According to commentators, the priority from the critical patches should be the Internet Explorer update, MS12-071. Wolfgang Kandek, chief technical officer at Qualys, said this is the most urgent as it allows an attacker to gain control over a machine running on IE by setting up a web page that hosts the exploit code.
“However, the problem only affects IE9, and anybody that is running a different version (7,8 or 10), which is 90 per cent of all enterprise IE users, can move on to the next vulnerability,” he said.
Andrew Storms, director of security operations at nCircle, said: “Topping our ‘patch immediately' list this month is the drive-by exploit affecting Internet Explorer 9. It's fairly obvious that Microsoft patched this bug in IE10 before its release; otherwise, we would have a bulletin affecting both IE9 and IE10.
“Despite the release of Windows 8 in late October, three of today's bulletins affect it. Much of the core operating system is reused from version to version, even in new releases, and all software has bugs. These factors, combined with security researchers that love to find and report bugs in the latest software version, are reasons for the number of bulletins for Windows 8. This should surprise no one.”
Jason Miller, manager of research and development at VMware, also recommended looking at the IE patch first, and noted that bulletins MS12-072, MS12-074 and MS12-075 all affect the new operating systems or components on the operating systems.
He said: “Windows 8 Release Preview and Server 2012 Release Candidate are affected by vulnerabilities such as the ones addressed in MS12-072. It is interesting to note that Microsoft is still offering patches for these vulnerabilities even after both versions of Windows 8 and Windows Server 2012 operating systems are now publicly available in Microsoft's live released version form.”
Miller recommended MS12-075 to be the second bulletin that administrators look at patching immediately. “This security bulletin addresses vulnerabilities in the Windows Kernel that could potentially lead to remote code execution. If an attacker can entice a user to view a file with malicious TrueType fonts, the attacker could take control of the unpatched system.” he said.
Ziv Mador, director of security research at Trustwave SpiderLabs, said: “If you got a shiny new Microsoft Surface tablet that runs Windows RT and thought you didn't need courage to surf the internet any more, then you better find some courage soon and install this patch.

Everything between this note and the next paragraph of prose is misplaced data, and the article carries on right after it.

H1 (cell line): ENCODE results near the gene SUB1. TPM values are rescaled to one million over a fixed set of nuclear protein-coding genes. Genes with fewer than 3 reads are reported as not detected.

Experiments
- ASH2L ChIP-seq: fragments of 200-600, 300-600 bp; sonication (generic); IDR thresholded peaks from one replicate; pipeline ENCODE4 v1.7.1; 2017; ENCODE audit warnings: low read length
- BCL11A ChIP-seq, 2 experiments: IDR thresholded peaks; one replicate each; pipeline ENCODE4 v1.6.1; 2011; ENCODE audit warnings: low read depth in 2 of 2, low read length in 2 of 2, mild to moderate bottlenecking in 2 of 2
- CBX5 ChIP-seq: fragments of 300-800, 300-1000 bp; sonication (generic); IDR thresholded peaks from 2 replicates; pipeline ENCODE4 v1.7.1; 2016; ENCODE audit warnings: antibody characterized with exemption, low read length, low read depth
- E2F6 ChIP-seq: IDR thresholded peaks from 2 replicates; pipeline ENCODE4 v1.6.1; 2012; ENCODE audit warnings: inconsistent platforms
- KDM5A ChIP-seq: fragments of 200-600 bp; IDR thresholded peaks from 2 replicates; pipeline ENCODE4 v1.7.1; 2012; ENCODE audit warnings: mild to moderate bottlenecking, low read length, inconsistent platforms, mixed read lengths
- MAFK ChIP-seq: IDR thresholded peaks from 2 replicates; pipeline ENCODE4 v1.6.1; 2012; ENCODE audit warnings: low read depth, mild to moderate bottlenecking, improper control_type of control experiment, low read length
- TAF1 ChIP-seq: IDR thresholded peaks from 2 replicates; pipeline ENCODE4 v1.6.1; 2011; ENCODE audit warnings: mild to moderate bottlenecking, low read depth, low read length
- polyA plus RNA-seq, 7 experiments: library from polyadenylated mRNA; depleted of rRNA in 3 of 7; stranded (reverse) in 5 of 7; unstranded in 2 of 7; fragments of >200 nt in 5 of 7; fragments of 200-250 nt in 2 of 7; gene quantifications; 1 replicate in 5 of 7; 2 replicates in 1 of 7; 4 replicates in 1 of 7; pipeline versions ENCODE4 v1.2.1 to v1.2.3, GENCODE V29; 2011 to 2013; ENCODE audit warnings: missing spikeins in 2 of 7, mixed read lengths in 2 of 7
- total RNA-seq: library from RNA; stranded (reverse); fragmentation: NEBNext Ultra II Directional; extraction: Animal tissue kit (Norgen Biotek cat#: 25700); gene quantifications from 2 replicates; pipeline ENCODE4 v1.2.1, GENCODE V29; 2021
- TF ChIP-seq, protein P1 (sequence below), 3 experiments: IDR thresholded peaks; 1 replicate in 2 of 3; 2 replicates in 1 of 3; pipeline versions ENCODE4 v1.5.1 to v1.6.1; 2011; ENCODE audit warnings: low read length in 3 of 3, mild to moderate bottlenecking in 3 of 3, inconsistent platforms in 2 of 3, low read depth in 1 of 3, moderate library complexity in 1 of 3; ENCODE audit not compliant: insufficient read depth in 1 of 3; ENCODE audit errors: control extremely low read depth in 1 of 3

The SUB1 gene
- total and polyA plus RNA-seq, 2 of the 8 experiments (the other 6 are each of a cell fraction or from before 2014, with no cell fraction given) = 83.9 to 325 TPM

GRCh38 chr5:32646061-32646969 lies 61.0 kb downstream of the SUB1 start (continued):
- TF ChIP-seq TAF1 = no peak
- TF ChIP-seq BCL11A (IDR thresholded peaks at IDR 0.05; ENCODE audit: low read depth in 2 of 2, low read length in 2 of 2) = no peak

“A specially crafted document or web page that uses TrueType Files can exploit this vulnerability that affects most versions of Windows including RT. Windows RT is of course the OS that powers the Microsoft Surface. The update for RT is only available through Windows Update and is not offered as a separate download.”
Paul Henry, security and forensic analyst at Lumension, said that MS12-075 is interesting as it is a TrueType font issue, and that Microsoft has been dealing with font issues for a while.
He said: “TrueType Fonts can be embedded all over the place and Windows kernel mode driver renders the font. If these fonts are embedded in a browser or a Word document, for example, it's rendered in the kernel mode driver and winds up becoming a kernel mode exploit. An authenticated, low-rights user could visit a website, the font gets rendered, and it gets rendered as 'system'. This is a very effective attack mode, so Microsoft tries to close out font issues quickly. This is as high a priority as MS12-071. Those two bulletins will be the two biggest attack vectors in this batch.”
Henry recommended looking at MS12-072, which addresses two critical remote code executions (CVE-2012-1572 and CVE-2012-1528). Mador said: “These two vulnerabilities involve a buffer overflow and an underflow of a Windows Briefcase. A Briefcase allows mobile PC users to easily transfer files to a removable drive and then have it synchronise those documents between the PC and the drive.
“These vulnerabilities can be exploited if a user browses to a specially crafted Briefcase using Windows Explorer, which could give an attacker the ability to execute arbitrary code. Microsoft hasn't seen this in use yet they will probably figure it out pretty quickly.”
The final critical patch is MS12-074, which affects remote code execution in the .NET framework. Mador said: “This patch will whisk you away from the evils of five CVEs. If you are convinced into using a malicious proxy auto configuration file, most likely via a man-in-the-middle attack, they can inject code into the currently running application giving them the ability to execute remote code.”
Kandek said: “One of the five vulnerabilities in the .NET framework is critical that allows an attacker who is controlling the contents of the the Proxy Auto Config (PAC) file to execute code in .NET applications, such as XBAP and .NET ActiveX. The potential for widespread code execution through this mechanism is limited because .NET applications are turned off by default.”
Miller said: “The patch for this product is only available through Windows Update only (not the Microsoft Download Center). This patching practice has been a common theme for Microsoft releasing security updates for their preview products.”